Ever since Christmas, the stock market has been trending downward, with the slide getting worse over the past week or so.
As I’ve mentioned multiple times, I generally don’t start to pay attention until we hit the 200-day moving average (which is now at around 1,966 for the S&P 500). But a couple of things have caught my notice lately.
Potentially worrisome technical factors
On several days recently, the market has opened up and closed down, suggesting that people are taking advantage of rises to sell positions.
Further, the chart for the last month or so looks like what’s called a “head and shoulders” formation—with a high, a decline and recovery to a higher high, then a decline with a recovery to a lower high, and then a decline. This is not a positive sign from a technical perspective. Another troubling factor would be if the market stays below 2,000 on the S&P 500 for several days, which it may do.
Some fundamental concerns
I’d be less worried about the technical factors if they weren’t supported by fundamental concerns. We have seen some weakening in U.S. economic reports, which, although still at healthy levels, are below what the market seems to be expecting at this point.
What’s more, there have been some significant negative developments in Europe—the pending decision by the European Central Bank on whether to launch a quantitative easing program, the pending Greek election, and the decision yesterday by the Swiss central bank to stop intervening in currency markets. All of these stories create at least a perceived risk of disruption in the near future.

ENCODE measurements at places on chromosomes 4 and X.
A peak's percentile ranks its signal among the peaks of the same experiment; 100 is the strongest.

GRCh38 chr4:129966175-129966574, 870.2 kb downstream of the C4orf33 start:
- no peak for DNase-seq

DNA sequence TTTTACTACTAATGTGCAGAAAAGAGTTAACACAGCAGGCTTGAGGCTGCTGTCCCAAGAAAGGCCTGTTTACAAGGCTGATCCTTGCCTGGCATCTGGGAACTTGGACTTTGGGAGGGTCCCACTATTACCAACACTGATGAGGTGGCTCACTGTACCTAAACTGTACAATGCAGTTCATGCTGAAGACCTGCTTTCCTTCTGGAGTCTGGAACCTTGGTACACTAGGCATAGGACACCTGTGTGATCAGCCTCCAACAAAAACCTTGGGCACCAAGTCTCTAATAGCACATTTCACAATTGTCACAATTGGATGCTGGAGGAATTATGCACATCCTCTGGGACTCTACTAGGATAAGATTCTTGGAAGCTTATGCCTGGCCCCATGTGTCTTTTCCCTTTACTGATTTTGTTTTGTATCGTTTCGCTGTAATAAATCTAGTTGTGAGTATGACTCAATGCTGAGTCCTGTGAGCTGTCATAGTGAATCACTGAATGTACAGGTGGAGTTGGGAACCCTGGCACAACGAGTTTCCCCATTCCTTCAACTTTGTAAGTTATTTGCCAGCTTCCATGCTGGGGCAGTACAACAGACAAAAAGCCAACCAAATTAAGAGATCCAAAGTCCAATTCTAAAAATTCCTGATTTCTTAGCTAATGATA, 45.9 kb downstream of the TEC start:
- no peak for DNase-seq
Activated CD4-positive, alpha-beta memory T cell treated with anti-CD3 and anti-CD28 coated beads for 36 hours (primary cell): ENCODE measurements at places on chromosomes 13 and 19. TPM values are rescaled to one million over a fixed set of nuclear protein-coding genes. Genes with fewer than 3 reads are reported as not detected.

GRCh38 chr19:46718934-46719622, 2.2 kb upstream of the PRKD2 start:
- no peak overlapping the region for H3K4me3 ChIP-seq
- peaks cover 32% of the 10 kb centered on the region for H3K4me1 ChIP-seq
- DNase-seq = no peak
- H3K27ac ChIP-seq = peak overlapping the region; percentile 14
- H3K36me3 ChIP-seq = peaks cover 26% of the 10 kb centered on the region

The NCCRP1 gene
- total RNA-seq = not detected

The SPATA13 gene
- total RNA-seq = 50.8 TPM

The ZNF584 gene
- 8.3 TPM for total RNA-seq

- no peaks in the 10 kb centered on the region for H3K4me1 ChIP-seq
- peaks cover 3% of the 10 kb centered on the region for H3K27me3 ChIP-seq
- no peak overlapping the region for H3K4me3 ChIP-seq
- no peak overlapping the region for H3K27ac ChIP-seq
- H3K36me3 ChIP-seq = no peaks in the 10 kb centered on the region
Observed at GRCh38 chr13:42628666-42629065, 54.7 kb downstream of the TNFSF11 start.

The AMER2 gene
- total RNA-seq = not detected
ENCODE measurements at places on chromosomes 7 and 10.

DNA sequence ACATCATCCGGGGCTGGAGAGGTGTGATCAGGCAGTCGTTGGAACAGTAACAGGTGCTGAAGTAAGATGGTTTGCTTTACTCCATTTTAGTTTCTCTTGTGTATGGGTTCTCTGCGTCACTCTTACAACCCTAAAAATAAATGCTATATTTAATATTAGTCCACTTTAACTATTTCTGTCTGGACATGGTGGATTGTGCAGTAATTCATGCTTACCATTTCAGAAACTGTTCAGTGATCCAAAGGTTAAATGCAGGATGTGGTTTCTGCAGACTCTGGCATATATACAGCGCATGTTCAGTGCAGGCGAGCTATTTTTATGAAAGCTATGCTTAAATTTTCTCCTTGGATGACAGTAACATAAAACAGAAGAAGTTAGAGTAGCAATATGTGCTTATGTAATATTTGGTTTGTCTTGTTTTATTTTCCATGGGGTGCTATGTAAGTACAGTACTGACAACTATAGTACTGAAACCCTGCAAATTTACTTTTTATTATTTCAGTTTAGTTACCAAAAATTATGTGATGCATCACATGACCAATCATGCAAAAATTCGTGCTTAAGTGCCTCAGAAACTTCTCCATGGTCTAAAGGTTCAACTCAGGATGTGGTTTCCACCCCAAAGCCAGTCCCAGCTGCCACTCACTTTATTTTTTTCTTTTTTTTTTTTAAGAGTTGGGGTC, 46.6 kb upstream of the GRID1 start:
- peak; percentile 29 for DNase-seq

Expect turbulence ahead
I still believe that the U.S. economic recovery is real and on track. But with stock markets very richly priced, rising uncertainty and declining growth expectations should lead to turbulence in the market. This is normal.
Moreover, the current decline, at around 4.75 percent as I write this, is still well within typical ranges. Nevertheless, the decline and outstanding risks suggest the situation may well get worse before it gets better.
The fundamental factors supporting the market remain in place. Bear markets historically haven't come with an improving economy and high levels of job growth like we’re seeing now. In the medium term, it’s very likely the market will continue to rise. In the shorter term, however, the risks of turbulence may be increasing.
What to do?
Personally, I’m not doing anything yet. I have my own decision rules, which I will continue to apply. Until those rules kick in, which may not even happen, I’ll sit tight.
My goal here isn’t to predict trouble but simply to raise awareness. Usual market action still explains what's going on now, but some of the events around the world do raise the risk level.
As usual, remain calm and carry on—but pay attention as well.